I am currently constantly accompanied by a high pitched buzzing in both ears – tinnitus. I’ve managed to discover by frantic Googling (never advisable), that the frequency of this buzzing is 4000 hz, should you wish to share the pleasure of my auditory visitor.
|Tinnitus makes many lives a misery. Source: news.bbc.co.uk|
Apparently, 20% of the population have tinnitus – but not all of them visit their GP. (Good luck with that in any case because my local practice has only just reluctantly retired its collection of leeches). A trawl through the many tinnitus forums throws up post after post by those who cannot fathom how they are going to cope with the mad cacophony of sounds – bells, whistles, whooshes and even the sound of jet engines which are so disruptive that sleep is a nightmare, concentration impossible and the thought of enjoying a day (let alone the sound of silence), about as likely as winning the lottery.
A common emotion seems to be self reproach and guilt where the sufferer has done something they believe has brought on tinnitus – for example shooting an air rifle without wearing ear defenders, or going to a rock concert without ear protection. I cringe every time we are passed on the walk to school by a car pounding with deafening music (and it’s usually a hatchback) because I now know how easy it is to do irreparable damage to your hearing – let alone the dangers of constant iPod use. How often do we get a hot ear from using a mobile for a relatively short time? What is that doing to our hearing, I wonder.
Many alternative therapies are cited. One statistic I read was that 40-50% of tinnitus sufferers who have acupuncture experience a reduction in their tinnitus. Then there are the supplements, alpha lipoic acid, vinpocetine, pycnogenol, zinc, gingko and on and on, all carrying claims of miracle cures. I am about to try vinpocetine having read several enthusiastic testimonies about its effectiveness and I may try acupuncture again as I am convinced it helped with the conception of our daughter.
Other tinnitus suspects in the frame are, variously, caffeine, alcohol, candida, aspirin, antibiotics and electromagnetic sensitivity (i.e. being affected by living close to a mobile phone mast or feeling ill when you use a microwave). It’s amazing that, given how many people are reported to suffer from this annoying condition, more has not been done to come up with a cure.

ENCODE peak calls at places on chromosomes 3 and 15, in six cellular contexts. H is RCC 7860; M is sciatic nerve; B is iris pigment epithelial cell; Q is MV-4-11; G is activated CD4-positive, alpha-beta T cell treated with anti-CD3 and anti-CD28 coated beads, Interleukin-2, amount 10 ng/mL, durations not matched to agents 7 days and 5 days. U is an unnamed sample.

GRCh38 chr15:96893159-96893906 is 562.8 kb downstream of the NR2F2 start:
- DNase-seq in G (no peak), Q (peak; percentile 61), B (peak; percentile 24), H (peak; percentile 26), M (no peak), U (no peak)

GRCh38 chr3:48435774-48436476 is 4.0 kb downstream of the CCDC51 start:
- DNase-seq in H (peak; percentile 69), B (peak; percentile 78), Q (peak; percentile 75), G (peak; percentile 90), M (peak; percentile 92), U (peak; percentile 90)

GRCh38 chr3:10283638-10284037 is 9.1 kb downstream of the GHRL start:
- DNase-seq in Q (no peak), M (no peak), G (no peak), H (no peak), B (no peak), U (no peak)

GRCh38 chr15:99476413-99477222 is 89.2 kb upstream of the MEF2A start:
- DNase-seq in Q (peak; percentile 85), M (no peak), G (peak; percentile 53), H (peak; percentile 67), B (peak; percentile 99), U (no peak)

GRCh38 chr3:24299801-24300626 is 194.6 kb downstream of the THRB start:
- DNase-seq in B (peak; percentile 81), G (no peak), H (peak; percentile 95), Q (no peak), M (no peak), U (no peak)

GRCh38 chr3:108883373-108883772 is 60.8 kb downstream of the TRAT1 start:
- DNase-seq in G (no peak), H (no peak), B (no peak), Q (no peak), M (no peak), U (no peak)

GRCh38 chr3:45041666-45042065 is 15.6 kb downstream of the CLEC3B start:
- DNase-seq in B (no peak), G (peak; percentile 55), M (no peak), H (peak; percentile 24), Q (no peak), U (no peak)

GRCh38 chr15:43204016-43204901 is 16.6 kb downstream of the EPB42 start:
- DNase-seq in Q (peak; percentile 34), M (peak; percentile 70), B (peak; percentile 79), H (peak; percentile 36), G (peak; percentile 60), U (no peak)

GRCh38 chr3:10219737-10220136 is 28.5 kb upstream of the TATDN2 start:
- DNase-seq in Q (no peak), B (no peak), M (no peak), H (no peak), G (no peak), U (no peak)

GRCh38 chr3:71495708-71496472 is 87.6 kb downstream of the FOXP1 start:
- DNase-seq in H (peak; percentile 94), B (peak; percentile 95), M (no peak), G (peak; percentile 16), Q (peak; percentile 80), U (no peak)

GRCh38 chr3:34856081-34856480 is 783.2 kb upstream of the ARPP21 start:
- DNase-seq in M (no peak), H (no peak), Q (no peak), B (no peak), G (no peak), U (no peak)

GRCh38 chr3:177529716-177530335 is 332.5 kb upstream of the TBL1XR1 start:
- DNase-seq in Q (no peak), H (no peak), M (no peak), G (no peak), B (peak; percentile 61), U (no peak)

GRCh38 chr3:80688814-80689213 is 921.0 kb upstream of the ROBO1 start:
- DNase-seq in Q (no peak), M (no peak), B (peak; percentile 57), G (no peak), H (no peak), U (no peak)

There is Tinnitus Retraining Therapy and also Cognitive Behavioural Therapy which aim to help us adapt our behaviour and focus on coping strategies. Currently there aren’t really ‘cures’ as such, rather ways of learning to live with the noise in your head so that it eventually fades into the background and you cease to notice it at all.
Mine has started up since I had my two new hearing aids and probably as a result of my dreadful habit of wearing earplugs at night. I was never an avid clubber but I can remember leaving discos (remember them) and concerts in the 80’s with my ears still ringing the next morning and I am guilty of having the car radio on loud and singing at full blast (on my own you’ll be relieved to hear – or perhaps not). Then there were the days of the Sony Walkman and the inevitable playing of tapes (how very retro) too loud – again, not heavy rock but girly stuff such as Whitney and, to the husband’s horror, Wham. If I think back, there were plenty of occasions when I did not protect my hearing. But as for the initial trigger? Who knows.
That’s the frustration with subjective tinnitus – unless you’ve had surgery on your ears or are taking a medication which is known to exacerbate the problem, discovering your triggers is well nigh impossible. Hearing loss is often implicated, but then so are ageing and even wax build up. Then there’s the mystery of tinnitus ‘spikes’ i.e. times when the noise gets louder for no apparent reason. Stress is said to be the main culprit because the more you focus on the sound, the louder it gets.
There is a modicum of hope though. Reading the self help boards, there are many who have lived with tinnitus for years and who have simply become so used to their sounds that they cease to notice them. I hope this latest buzzing is just a factor of adjusting to my hearing aids. I hadn’t worn my hearing aid for so long (I just had one initially for the right ear), that it was a surprise to hear my own voice, and that of the kids, clearly again! The husband was happy that we spent a whole day in Cardiff without him having to shout, repeat himself or explain.
I just hope it’s not going to be a toss up between hearing clearly and putting up with constant buzzing.
Do you suffer from tinnitus? What do you do to cope with it? Please let me know!